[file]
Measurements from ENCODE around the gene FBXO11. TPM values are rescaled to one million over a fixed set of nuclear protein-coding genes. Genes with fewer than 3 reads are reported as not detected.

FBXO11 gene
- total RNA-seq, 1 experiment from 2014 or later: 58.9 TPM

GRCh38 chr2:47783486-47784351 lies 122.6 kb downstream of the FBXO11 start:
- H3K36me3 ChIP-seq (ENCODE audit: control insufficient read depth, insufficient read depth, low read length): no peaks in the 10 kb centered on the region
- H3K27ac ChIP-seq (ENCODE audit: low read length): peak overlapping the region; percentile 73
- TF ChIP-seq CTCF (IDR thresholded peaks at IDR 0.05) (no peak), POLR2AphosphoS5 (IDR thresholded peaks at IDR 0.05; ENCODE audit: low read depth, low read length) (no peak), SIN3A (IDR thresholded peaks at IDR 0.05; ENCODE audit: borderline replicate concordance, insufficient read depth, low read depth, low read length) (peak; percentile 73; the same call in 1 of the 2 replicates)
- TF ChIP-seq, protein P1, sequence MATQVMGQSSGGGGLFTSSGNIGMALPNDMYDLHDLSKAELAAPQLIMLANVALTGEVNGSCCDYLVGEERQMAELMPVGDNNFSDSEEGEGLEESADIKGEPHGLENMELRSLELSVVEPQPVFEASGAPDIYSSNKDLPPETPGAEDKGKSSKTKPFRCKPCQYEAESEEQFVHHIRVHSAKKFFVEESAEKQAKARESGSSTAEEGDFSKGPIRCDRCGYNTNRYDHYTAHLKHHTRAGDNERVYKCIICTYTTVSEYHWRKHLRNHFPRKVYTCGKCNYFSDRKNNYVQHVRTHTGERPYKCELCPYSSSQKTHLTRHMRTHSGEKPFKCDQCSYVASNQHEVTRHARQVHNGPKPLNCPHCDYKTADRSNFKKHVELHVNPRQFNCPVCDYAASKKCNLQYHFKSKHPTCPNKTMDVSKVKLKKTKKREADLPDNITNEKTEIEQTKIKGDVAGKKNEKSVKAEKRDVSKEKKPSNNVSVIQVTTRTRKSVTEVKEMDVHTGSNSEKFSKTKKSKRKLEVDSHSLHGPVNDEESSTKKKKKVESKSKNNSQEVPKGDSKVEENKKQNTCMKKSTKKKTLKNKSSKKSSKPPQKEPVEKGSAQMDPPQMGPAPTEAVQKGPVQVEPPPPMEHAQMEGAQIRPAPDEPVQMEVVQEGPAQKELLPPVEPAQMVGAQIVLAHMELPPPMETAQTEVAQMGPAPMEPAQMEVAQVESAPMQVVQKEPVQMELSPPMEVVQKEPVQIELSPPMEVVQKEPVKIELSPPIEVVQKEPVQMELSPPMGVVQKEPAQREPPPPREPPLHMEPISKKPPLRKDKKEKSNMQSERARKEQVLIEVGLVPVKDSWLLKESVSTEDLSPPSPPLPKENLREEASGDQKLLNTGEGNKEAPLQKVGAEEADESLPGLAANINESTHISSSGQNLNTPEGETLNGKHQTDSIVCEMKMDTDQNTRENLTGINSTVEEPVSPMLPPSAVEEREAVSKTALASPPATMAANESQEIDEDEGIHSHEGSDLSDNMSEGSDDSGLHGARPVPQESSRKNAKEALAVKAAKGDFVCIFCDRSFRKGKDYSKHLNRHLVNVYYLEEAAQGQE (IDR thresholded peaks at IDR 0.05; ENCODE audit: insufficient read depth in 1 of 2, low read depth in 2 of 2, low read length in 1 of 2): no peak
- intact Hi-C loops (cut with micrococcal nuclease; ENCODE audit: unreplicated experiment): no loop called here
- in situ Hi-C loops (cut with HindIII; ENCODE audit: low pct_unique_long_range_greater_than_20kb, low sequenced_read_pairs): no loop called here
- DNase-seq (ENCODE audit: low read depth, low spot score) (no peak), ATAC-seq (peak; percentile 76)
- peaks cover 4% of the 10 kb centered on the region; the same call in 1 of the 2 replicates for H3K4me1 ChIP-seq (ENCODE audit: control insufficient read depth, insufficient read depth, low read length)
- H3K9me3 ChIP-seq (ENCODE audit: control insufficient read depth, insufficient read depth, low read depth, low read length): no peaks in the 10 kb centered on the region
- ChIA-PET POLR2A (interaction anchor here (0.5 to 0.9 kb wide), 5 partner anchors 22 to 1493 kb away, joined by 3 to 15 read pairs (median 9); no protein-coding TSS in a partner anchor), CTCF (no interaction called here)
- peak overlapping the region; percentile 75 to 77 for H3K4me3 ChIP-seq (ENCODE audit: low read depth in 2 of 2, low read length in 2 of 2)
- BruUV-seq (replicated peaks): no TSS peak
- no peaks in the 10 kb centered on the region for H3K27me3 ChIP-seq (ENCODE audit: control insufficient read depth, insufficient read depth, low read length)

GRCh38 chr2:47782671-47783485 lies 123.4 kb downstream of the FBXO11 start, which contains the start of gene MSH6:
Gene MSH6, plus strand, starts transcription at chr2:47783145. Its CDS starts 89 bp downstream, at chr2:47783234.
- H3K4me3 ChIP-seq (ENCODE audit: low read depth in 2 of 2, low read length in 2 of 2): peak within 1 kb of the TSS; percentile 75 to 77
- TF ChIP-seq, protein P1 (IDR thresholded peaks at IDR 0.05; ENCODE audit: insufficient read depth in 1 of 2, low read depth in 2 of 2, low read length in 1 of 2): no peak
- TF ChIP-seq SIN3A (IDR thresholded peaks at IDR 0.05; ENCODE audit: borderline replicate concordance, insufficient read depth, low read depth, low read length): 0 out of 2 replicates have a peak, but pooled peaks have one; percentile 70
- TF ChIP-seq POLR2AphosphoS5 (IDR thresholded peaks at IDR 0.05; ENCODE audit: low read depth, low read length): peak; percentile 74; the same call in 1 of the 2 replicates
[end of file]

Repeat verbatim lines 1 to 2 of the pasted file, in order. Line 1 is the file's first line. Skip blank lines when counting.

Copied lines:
Measurements from ENCODE around the gene FBXO11. TPM values are rescaled to one million over a fixed set of nuclear protein-coding genes. Genes with fewer than 3 reads are reported as not detected.

FBXO11 gene